because of his relatively diminutive size in a family of big men and women, as “the runt of the litter.“
But for Joe Kennedy, mere toughness wasn’t enough. There was an added quality he praised in his son Bobby: “When Bobby hates you,” he said, “you stay hated.”
And indeed Robert F Kennedy’s obsessive hatreds, of Teamsters’ leader Jimmy Hoffa, of NY lawyer Roy Cohn – his boss on the staff of Sen. Joseph McCarthy, of Fidel Castro, deeply marked his early career, leading him to self-righteous vendettas that bent laws, undermined Constitutional protections, and in the case of Castro may well have caused the Cuban missile crisis.
But in probably the most dramatic, and many think the best speech of his political career, delivered toan angry and anguished crowd in the Black ghetto of Indianapolis, whom he had just informed that Dr. Martin Luther King had just been assassinated, Bobby Kennedy said this: “For those of you who are Black and are tempted … to be filled with hatred and mistrust of the injustice of such an act, against all White people, I can only say that I can also feel in my own heart the same kind of feeling I had [when] a member of my own family was killed. … What we need in the United States is not violence and lawlessness, but is love, and wisdom and compassion toward one another, and a feeling of justice toward those who still suffer in our country whether they be White or they be Black.”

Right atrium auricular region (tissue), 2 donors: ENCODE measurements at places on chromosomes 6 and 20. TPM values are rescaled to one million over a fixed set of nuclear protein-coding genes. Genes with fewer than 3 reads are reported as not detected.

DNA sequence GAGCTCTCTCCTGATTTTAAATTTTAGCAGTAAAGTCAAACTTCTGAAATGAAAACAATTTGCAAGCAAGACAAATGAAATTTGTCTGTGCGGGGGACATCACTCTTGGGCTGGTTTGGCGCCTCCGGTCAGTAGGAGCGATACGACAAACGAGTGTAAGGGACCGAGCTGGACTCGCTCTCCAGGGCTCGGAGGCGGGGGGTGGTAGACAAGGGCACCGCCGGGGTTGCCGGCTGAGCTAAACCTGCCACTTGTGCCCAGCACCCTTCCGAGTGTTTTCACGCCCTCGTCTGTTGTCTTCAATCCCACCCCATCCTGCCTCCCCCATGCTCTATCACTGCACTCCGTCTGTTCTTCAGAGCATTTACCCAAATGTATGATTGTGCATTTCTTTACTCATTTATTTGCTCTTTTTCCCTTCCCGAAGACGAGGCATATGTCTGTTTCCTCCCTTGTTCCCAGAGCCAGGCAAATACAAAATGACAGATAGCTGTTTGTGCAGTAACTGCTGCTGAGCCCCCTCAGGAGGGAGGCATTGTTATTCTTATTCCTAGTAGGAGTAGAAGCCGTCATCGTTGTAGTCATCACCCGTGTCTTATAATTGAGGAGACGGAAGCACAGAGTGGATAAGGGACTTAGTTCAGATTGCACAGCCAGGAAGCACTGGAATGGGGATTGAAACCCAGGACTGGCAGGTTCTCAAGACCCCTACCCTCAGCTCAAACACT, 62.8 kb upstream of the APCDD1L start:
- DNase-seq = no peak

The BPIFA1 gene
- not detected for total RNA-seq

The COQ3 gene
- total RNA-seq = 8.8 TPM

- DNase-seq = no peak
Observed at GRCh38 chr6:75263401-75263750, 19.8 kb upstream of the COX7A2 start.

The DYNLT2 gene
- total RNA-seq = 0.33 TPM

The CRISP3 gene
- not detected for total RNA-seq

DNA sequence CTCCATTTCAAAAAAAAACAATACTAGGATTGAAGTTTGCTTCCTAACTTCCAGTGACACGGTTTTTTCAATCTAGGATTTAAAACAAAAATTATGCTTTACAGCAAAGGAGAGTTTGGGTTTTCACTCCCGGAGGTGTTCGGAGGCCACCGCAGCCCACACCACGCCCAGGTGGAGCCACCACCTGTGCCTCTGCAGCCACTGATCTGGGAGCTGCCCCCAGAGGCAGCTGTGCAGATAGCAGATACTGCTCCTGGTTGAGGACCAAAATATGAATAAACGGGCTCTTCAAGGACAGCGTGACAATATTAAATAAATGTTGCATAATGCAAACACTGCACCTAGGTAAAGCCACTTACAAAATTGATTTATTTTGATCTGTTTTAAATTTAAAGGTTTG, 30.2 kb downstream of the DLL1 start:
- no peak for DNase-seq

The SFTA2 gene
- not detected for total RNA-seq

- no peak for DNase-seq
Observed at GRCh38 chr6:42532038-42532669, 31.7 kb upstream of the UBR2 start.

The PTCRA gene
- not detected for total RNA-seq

62 days later, June 5, 1964, Bobby Kennedy was assassinated.
“Somewhere in this man sits good,” said Dr Martin Luther King of Bobby Kennedy. He told his disciples, “Our task is to find his moral center and win him to our cause.”
Both Bobby Kennedy’s conflicted moral center and his whole-cloth adoption of the cause of civil rights are clarified and magnified in our guest Larry Tye’s new book, Bobby Kennedy: The Making of a Liberal Icon.
BOBBY KENNEDY: The Making of a Liberal Icon by Larry Tye ( Random House 2016)